Modern India has witnessed many public lives arranged around the vocation of a lawyer. We find repeatedly that many people with strong public voices within native debates about social reform and in striking conversation with imperial forces are lawyers.
The lawyering profession has had several new influences in the current socio-economic milieu in India, not least significant of which has been the opening of the economy in 1991, and the emergence of a range of collaborative lawyering firms and other institutions that assist that range of new private enterprises. A large number of young minds are directed to legal education and the lawyering profession to enter these channels of lawyering services to assist the expanding business arena.
Exploring the terms on which the vocation is practised, I reached out to four legal professionals who have run very different combinations of litigation, advocacy, research, and teaching in their professional lives. These were professionals who obtained their law degrees before and after the cusp of 1991. Harish Narasappa and Arvind Narrain got their degrees in the mid and late 90s, and Amba Salelkar got hers in the 2000s. The three of them got their degrees at the National Law School of India University, which led the trend in producing five-year-law graduates who penetrated the new avenues of the legal profession in the post-1991 era. Usha Ramanathan took her law degree in the late seventies in Chennai, followed it up with an LLM in Nagpur, and found herself visiting the Supreme Court and Indian Law Institute regularly, in the early eighties.
A most senior law researcher
I find it instructive to use Usha’s legal biography to sketch out the contours of what it might mean to be a lawyer by vocation, in India, across the last two decades. We know that a large number of professional channels are now open for people with law degrees to pursue in the shaping of a career – between corporate firms, tradition court practice, tribunal practice, NGOs, policy think tanks, and in-house legal work within companies. Having begun at a time where most of these institutions were absent or present in smaller scale, Ramanathan found herself hovering around a range of judicial spaces in Delhi in the eighties, waiting for her ‘impulse to settle’. She turns a combination of humility and curiosity into a toolkit.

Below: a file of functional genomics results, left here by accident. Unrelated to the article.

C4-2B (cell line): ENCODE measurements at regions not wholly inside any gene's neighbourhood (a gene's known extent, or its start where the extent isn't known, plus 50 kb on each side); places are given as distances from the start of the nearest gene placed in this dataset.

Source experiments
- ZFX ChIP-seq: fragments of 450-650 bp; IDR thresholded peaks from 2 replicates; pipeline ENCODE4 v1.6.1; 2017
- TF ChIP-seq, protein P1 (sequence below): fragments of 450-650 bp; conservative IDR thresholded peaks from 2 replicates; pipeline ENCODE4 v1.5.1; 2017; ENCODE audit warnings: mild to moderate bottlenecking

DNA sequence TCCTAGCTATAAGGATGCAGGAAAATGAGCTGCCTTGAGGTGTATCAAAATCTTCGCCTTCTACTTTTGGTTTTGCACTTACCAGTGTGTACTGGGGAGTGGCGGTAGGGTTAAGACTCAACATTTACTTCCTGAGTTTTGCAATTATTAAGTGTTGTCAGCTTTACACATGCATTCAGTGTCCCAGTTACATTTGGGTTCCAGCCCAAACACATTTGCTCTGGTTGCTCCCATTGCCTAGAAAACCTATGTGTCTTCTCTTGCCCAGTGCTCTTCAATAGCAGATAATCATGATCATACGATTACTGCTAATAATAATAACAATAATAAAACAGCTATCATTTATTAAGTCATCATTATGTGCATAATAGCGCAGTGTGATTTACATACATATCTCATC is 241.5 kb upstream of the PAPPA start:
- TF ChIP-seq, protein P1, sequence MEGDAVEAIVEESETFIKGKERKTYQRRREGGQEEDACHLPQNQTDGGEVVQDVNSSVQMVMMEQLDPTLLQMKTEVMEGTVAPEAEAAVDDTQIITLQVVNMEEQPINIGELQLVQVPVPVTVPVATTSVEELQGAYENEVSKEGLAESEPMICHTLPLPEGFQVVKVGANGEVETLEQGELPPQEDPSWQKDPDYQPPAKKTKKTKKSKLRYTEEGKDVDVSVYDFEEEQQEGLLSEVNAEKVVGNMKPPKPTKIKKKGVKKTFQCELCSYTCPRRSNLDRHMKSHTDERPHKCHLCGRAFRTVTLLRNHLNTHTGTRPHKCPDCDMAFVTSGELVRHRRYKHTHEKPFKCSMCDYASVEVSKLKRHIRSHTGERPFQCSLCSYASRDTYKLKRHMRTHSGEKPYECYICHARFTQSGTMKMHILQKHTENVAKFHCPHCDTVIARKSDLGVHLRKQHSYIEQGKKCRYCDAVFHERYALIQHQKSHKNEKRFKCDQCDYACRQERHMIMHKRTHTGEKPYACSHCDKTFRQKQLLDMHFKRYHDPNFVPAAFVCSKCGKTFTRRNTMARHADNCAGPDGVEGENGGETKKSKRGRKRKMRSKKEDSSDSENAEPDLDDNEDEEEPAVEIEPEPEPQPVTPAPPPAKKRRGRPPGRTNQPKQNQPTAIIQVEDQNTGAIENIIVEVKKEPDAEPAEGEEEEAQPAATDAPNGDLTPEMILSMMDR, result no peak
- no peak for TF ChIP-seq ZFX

Her first job is as a copy-editor at the Eastern Book Company in Lucknow. She edited Upendra Baxi’s books Indian Supreme Court and Politics and Crisis of the Indian Legal System. She interacted with Justices Krishna Iyer and Bhagwati and read indiscriminately at the Indian Law Institute. She joined a team brought together by Professor Chhatrapati Singh from the Indian Law Institute that travelled through Tamil Nadu collecting data on wastelands. As a by-stander in a child rights case, she helped put together a report on children of prostitutes which was submitted to the chair of the court-appointed committee. She went along with a group comprising different civil society actors to Uttarkashi after the earthquake of 1991 and helped put together a report. These were vastly different issues. Over time, the overarching question that came to inform her work was about the nature of poverty and impact of legal institutions on it. Thus, slowly acquainting herself with the skills of law-informed research, she shaped a profession that she has come to call ‘law researcher’ – someone who collected facts, reported back with data and insight to judicial and administrative bodies, and discussed these insights in the public domain. Along the way, she collected a Delhi University PhD, but still, does not consider herself an academic. Her colleagues joke with her saying at least she should call herself a ‘Senior Law Researcher’.